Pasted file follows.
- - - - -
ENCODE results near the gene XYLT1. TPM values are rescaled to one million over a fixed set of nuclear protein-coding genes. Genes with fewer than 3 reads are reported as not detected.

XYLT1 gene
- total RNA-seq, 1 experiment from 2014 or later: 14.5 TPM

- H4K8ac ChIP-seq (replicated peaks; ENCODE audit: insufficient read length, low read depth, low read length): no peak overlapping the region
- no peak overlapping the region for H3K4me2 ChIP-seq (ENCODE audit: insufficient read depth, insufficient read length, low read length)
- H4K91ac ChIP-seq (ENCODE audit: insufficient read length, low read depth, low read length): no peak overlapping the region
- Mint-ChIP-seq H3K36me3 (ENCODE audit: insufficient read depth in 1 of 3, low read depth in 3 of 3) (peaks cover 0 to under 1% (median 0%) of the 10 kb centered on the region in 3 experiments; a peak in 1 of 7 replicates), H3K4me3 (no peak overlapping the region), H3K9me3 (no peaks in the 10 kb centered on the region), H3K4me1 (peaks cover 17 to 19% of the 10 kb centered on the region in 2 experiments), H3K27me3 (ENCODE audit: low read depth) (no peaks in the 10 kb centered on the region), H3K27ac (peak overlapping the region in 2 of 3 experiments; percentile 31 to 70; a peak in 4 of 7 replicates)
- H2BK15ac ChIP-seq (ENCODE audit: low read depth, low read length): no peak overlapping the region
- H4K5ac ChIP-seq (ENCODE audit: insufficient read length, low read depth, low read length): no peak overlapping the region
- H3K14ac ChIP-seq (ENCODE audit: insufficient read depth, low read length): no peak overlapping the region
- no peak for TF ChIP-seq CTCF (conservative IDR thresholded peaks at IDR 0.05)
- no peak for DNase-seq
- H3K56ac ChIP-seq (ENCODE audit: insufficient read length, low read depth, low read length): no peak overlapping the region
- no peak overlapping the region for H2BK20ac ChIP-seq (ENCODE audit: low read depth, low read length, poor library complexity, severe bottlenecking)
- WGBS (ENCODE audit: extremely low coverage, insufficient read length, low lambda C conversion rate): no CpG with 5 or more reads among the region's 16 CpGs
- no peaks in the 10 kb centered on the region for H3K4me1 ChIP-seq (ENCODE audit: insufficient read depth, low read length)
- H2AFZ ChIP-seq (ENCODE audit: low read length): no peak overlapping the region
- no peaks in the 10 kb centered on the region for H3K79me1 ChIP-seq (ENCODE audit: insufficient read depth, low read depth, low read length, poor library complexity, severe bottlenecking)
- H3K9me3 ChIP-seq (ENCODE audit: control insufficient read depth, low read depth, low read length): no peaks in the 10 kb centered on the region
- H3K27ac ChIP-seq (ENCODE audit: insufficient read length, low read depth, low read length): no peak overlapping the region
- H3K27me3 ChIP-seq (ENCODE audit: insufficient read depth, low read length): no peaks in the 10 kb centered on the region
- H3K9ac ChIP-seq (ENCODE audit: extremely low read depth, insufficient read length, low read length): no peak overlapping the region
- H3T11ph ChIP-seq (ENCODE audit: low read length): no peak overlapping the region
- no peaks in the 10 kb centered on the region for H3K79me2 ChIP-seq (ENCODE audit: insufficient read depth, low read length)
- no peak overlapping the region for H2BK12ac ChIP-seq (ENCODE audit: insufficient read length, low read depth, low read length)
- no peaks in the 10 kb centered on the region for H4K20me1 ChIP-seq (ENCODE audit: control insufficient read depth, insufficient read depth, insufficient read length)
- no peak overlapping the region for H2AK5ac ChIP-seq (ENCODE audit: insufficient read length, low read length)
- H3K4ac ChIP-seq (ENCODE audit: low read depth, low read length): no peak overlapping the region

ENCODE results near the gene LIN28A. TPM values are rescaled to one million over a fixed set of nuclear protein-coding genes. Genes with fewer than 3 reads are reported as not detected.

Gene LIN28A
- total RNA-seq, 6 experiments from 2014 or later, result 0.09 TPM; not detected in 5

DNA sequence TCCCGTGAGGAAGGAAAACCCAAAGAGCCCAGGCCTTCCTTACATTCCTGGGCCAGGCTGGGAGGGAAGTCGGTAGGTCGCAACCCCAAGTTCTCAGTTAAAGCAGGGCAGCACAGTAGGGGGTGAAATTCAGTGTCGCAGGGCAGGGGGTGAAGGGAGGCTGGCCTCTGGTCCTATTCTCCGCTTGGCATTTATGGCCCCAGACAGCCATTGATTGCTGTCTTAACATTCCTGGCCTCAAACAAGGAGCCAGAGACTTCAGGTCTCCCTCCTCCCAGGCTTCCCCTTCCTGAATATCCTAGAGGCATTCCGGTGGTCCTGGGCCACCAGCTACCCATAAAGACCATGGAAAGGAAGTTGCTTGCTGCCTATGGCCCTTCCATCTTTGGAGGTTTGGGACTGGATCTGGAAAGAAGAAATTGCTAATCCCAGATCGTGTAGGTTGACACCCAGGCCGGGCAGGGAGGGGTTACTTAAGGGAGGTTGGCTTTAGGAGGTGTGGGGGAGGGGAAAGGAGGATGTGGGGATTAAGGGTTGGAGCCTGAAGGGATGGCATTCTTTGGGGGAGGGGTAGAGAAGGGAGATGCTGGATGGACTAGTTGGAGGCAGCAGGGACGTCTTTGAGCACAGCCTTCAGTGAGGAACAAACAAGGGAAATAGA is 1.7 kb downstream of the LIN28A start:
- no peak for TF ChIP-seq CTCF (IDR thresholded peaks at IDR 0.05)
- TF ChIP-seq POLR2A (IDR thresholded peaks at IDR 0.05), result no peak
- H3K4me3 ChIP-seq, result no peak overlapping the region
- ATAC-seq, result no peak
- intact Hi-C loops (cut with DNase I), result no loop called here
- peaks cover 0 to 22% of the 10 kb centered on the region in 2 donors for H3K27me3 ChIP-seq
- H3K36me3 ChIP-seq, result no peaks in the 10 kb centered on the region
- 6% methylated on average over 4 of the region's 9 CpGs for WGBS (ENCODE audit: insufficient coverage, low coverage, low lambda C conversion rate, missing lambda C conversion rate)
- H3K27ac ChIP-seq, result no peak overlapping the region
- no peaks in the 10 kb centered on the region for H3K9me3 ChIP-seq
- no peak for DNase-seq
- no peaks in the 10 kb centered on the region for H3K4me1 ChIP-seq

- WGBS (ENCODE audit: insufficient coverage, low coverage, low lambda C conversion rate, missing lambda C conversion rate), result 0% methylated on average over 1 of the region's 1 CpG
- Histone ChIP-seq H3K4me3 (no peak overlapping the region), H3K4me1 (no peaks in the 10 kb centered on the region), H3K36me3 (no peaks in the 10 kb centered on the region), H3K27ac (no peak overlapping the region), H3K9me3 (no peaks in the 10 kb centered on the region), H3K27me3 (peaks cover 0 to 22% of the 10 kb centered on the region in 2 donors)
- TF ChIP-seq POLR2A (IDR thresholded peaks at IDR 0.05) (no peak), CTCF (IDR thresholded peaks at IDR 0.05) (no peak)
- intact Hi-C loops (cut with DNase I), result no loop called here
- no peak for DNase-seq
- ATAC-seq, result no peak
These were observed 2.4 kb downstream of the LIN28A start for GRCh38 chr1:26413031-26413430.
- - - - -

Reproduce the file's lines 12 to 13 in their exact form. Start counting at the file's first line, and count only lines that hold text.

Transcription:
- no peak for DNase-seq
- H3K56ac ChIP-seq (ENCODE audit: insufficient read length, low read depth, low read length): no peak overlapping the region